Jan smiled sadly. "You should have seen him. Ten minutes before. He was so excited that he was going to fix something without my help. So proud of himself. No, this was a mistake. This was a terrible, terrible accident."
They said he shouldn't have felt any pain in the end. He just... slipped away, in his sleep.
Michael actually visited him in the hospital, finally, a few days before. Pam pushed him into it. Actually, she pushed him into her car and drove him there, not taking no for an answer.
He grumbled the whole way. "I don't see what the big deal is. He's probably faking anyway. Just came up with the perfect excuse to not come into work for months on end. You know what he is? He's a slacker. A slacker who never cared about any of us, or Dunder Mifflin, and he's just a big faker."
Pam shook her head, exasperated. "Michael, he's not faking. I've seen him, okay? He looks... he's..." She broke off for a moment, her eyes a little misty, and he started to worry about her ability to drive. "He's not faking."
Once they arrived at the hospital, she led him to the room and waited outside, determined to not let him out until she felt he'd been in there for a suitable amount of time. The minute he stepped into the room and Pam shut the door firmly behind him, he saw the truth.
Toby wasn't faking. The cancer was destroying him. He barely looked like the same man Michael remembered from only five months before. He'd had a long list of snarky comments in his head before walking in there, but he forgot about every single one. Several minutes passed without either of them saying a word, Toby offering a sad smile before looking away.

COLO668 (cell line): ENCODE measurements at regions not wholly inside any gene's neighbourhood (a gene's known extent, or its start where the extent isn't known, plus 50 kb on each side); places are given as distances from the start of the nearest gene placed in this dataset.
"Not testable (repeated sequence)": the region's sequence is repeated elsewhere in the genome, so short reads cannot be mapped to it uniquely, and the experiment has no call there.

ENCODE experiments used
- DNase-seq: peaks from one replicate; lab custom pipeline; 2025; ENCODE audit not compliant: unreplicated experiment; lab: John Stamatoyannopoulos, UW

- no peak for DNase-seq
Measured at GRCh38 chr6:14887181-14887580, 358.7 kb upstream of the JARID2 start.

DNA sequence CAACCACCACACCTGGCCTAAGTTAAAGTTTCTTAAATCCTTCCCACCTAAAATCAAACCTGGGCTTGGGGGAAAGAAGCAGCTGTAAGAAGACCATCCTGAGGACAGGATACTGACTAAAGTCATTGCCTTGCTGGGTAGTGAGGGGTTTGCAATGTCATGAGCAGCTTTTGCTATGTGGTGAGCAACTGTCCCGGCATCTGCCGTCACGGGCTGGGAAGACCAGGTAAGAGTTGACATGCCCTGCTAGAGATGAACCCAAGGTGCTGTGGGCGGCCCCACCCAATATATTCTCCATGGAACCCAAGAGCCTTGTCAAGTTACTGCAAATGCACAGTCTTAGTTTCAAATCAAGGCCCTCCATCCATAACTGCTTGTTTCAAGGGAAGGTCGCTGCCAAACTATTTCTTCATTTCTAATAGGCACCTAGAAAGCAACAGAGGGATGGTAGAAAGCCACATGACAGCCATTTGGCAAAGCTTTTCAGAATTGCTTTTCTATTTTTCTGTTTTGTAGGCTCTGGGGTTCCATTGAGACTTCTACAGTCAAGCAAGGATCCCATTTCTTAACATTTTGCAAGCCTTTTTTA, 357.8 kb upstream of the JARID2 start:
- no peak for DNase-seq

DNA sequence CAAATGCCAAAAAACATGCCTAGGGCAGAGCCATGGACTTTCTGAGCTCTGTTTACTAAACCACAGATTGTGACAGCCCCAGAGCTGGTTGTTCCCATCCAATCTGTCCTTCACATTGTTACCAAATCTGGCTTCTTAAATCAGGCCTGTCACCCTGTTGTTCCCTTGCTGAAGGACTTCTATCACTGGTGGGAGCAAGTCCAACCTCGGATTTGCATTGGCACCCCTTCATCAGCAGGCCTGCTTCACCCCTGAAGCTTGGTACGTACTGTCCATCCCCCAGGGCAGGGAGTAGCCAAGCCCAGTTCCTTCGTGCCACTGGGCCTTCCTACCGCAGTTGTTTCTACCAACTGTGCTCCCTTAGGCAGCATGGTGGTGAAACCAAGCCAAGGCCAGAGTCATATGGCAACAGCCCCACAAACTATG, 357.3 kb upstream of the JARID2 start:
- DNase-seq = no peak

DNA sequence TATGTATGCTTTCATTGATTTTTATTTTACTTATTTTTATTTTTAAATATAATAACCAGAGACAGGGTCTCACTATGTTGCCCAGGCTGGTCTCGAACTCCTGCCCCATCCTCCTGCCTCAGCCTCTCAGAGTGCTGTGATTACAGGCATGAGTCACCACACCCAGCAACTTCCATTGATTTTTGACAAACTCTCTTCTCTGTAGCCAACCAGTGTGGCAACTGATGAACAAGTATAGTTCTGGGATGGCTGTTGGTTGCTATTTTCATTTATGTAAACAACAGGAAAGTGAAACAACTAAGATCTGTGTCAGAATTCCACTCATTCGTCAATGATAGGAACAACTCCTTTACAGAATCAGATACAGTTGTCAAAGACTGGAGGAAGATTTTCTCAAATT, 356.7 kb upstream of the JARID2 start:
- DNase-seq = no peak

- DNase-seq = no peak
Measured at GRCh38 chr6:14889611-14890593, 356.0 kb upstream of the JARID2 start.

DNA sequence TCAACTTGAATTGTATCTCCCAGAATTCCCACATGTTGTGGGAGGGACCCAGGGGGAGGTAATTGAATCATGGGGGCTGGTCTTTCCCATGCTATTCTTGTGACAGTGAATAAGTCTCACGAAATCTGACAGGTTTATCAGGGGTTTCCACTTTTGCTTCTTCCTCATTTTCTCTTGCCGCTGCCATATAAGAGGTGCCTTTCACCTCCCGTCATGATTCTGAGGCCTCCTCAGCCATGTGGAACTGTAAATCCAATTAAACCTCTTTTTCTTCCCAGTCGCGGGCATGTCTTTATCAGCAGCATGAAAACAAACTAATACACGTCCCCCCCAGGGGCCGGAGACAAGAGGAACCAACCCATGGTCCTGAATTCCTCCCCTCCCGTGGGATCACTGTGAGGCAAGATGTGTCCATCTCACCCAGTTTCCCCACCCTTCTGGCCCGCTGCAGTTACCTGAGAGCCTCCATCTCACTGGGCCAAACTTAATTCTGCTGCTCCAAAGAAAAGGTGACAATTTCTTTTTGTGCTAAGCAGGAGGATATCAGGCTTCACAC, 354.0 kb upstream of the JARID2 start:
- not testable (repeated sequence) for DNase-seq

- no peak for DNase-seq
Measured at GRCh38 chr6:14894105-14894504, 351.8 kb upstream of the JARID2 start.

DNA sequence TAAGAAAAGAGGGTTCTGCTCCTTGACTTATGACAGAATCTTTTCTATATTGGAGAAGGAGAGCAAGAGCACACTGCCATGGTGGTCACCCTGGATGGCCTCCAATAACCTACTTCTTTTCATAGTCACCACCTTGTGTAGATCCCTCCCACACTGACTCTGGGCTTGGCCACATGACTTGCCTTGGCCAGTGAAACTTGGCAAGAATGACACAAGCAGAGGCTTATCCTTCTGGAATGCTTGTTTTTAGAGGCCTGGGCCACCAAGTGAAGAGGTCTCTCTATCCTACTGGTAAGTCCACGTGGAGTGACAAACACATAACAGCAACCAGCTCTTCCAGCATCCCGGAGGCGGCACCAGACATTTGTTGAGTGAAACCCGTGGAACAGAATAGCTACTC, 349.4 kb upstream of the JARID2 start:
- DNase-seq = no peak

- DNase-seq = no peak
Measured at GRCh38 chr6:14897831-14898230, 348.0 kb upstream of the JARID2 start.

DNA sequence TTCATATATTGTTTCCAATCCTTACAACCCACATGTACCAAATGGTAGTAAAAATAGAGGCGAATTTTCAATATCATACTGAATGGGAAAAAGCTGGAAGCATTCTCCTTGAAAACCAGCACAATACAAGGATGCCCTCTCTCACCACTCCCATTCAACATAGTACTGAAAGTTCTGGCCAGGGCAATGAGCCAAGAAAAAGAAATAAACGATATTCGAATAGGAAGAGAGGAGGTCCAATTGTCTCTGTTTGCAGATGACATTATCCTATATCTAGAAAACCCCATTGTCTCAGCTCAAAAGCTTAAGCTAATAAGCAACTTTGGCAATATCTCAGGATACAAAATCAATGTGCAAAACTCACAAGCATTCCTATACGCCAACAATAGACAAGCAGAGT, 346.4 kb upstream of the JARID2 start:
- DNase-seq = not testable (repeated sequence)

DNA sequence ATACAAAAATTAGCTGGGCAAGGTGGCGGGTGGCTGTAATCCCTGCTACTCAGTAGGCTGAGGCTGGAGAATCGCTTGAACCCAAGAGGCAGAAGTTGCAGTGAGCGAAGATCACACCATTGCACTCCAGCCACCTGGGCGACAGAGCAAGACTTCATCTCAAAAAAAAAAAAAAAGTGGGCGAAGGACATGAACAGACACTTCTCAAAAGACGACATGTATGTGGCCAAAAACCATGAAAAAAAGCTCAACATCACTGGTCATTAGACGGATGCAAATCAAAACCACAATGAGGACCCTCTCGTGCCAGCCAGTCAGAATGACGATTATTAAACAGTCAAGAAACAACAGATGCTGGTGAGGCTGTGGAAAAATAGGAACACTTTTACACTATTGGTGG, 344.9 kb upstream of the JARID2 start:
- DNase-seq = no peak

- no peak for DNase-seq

Eventually, Michael stepped closer. He walked cautiously straight up to the bed, and rested a hand on Toby's shoulder. Toby looked back at him, his eyes showing a mixture of exhaustion and surprise.
"I was never... very nice to you."
"No, you weren't," Toby replied simply, his voice sounding so weak, and Michael nodded – embarrassed, humbled, defeated. He began to pull his hand away when Toby's hand reached up and covered it. "I forgive you."
Their eyes met for a long moment before Michael looked down at the floor. "Thank you."
Their hands remained joined until Pam knocked on the door several minutes later.
The funeral was quiet and beautiful. Toby's ex-wife was there with an arm around Sasha, who was now old enough to really understand what was happening, and old enough to feel the impact of the loss.
Kelly cried dramatically into Ryan's shoulder, while Angela sniffed daintily into a handkerchief with her initials embroidered on it. Dwight sat silent and stoic, next to Angela, though he resisted taking her hand. Kevin stared blankly at the coffin. Oscar somehow managed to look a combination of sorry and bored. Phyllis had silent tears streaked down her face, and linked her arm through Bob Vance's tightly.
Jim clutched Pam's hand tightly with one hand, and patted Michael on the shoulder with the other.
"It's not fair," Pam whispered, with a sniffle.
"He was a good man," Michael added.
"He was," Jim agreed, and squeezed Michael's shoulder while grabbing Pam's hand a little tighter.
The other guy wasn't some asshole; he wasn't even drunk. He just swerved suddenly to avoid a cat and lost control. Sometimes these things just happen, and we don't have anyone to blame.
Karen called first thing in the morning to let everyone know what had happened. It took Pam a good fifteen minutes before she snapped out of her haze and realized she should actually probably tell someone.